You've found the perfect house It is the right size, the right location, and the right price. So why don't you write an offer on it? The home has solar panels on the roof and you aren't sure if you want them! How Solar Panels Impact Your Home Purchase?
You have never owned a home with solar panels and aren't quite sure how they work. Does someone maintain them? Are they a fire hazard? Do they work when it rains? How do they affect the roof warranty? How do they affect my electric bills? How do I know they work?
You have more questions than answers, but one thing is for certain, there is a monthly payment for leased solar panels that haven't been "pre-paid." Is there also a monthly utility company cost for having solar panels?
Lots of questions and you aren't sure you're getting all of the information you need to make an intelligent decision.
How Solar Panels Impact your Home Purchase involves many questions and answers, so let's decipher the information.
First, know that buying a home with leased solar panels will not increase the value of the home. Per Fannie Mae, leased solar panels don't have value in an appraisal. Owned solar panels have value but depend on an educated appraiser trained to value them in an appraisal.
The solar lease will transfer to the next buyer, but the buyer must qualify to assume the lease payment for the remainder of the lease. The lease payment is added to the buyer's debt to income ratio, which will lower the payment you qualify to borrow to purchase the home.
The solar panels will have a warranty included; however, the inverter that converts the dc electricity to ac power so it can be used in your home does not last as long as the 20 - 25 year warranty for the solar panels. Inverters last about 10 years, although I've seen them need to be replaced sooner, and must be replaced in order for the array to operate. Check out this article on How Inverters Work. The cost of the new inverter sits squarely on the homeowner. It's been shown that inverters don't last as long in extreme heat.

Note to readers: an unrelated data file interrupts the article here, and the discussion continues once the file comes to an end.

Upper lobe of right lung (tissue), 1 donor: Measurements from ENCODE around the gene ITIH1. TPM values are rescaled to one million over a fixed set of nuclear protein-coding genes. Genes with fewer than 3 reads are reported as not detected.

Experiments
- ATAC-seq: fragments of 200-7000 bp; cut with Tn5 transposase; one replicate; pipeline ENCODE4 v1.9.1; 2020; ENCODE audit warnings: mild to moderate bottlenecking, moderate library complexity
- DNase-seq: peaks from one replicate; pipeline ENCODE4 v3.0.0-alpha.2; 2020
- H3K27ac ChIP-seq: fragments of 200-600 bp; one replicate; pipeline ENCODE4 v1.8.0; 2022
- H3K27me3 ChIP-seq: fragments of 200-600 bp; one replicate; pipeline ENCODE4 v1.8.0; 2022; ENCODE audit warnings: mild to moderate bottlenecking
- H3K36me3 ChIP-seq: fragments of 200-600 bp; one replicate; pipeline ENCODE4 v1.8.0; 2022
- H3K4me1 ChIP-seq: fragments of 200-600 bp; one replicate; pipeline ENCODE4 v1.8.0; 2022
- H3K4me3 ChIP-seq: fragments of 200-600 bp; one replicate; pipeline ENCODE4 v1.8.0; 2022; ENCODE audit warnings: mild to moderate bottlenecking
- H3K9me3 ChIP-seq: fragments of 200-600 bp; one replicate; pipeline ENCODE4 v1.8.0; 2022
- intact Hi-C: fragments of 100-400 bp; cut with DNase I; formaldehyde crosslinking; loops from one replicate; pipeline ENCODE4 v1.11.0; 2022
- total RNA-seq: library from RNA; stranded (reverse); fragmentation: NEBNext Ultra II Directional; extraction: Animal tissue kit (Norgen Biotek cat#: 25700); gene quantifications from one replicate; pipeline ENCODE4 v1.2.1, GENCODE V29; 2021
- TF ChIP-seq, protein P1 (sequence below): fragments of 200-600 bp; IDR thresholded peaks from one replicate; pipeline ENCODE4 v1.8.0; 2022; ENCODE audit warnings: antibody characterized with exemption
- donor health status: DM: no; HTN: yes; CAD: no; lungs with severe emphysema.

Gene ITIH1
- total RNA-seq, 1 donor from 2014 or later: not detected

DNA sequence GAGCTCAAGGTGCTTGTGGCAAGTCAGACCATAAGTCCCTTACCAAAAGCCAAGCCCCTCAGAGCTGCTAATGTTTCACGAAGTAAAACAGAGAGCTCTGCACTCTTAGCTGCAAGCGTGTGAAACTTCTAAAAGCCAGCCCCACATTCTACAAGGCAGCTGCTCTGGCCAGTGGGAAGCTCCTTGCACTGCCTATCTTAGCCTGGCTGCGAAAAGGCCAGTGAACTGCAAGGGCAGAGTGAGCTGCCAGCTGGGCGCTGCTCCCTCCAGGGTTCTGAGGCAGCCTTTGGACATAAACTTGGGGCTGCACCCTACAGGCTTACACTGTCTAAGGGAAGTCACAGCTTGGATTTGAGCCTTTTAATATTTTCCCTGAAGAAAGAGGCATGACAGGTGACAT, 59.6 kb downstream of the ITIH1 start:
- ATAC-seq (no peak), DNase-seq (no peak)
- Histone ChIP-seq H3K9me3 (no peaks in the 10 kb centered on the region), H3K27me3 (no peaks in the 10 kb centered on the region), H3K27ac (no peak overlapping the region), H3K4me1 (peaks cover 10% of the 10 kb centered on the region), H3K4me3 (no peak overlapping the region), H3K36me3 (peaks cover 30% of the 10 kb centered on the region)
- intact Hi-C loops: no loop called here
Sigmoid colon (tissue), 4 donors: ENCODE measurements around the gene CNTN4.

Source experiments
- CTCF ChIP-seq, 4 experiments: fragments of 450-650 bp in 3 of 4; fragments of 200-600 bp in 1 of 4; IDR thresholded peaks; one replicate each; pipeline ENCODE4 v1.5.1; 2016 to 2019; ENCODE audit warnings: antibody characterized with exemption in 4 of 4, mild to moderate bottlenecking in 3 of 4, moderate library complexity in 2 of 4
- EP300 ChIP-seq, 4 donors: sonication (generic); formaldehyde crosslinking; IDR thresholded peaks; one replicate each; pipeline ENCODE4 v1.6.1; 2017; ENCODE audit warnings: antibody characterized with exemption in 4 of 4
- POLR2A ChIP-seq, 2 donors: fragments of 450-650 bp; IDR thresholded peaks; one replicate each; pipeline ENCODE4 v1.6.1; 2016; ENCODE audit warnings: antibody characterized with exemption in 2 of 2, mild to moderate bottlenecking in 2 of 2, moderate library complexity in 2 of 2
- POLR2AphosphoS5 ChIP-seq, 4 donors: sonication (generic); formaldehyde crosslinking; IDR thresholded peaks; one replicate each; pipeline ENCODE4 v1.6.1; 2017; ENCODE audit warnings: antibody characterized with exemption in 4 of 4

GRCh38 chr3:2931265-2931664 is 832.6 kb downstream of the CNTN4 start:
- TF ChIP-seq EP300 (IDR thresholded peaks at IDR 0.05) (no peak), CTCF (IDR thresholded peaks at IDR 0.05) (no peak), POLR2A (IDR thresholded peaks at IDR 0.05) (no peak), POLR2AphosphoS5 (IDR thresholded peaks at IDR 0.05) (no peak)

Solar panels may be a fire hazard if the fire department can't disconnect them from the house in the event of a fire. The electricity must be disconnected from the solar array in order to fight a fire.
It's a good to examine the age of the roof where solar panels are located. If the roof is asphalt, then know that there will be a fee to remove and reinstall the solar panels when a new roof is installed. Asphalt roofs last about 8 years in Arizona, while concrete tile roofs last 25 years, depending on the felt underlayment.
Inspecting solar panels is not part of the America Society of Home Inspector guidelines. You'll need to contact a 3rd party to inspect the panels to verify connections and other important information relevant to due diligence during the inspection period.
Check with your homeowners insurance company as to how solar panels affect insuring the home you want to purchase.
Most solar installers will warranty the roof after they install the solar array. Ask the current owner for any information on that subject.
Unless there is a battery back up, solar panels do not produce the same level of electricty when the skies are cloudy. In Arizona, when temperatures rise in hot summer months, the production of power decreases even though it's a full sun type of day. Solar panels work best under cooler temperatures so as not to produce surges of electricity and lower power output.
Some systems come with computer software that will show how much power you are producing. Ask if software is available for the system.
Check with the current homeowner to learn if there are monthly utility charges for solar customers. Currently in Arizona SRP charges $50 per month for solar customers while APS has added $5 to everyone's monthly bill.
Solar panels will reduce an electric bill, but be aware that you may not experience the same energy savings as the current owner. How you operate the home, the number of occupants, and your daytime usage may vary.
If you like the home, but still aren't sure about the solar panels, ask the listing agent if they can be removed. Some companies will remove them for a fee and the sellers next home may qualify for their re-installation.
And if you're looking to buy or sell a home in Arizona and want an agent experienced with solar panels, please contact me!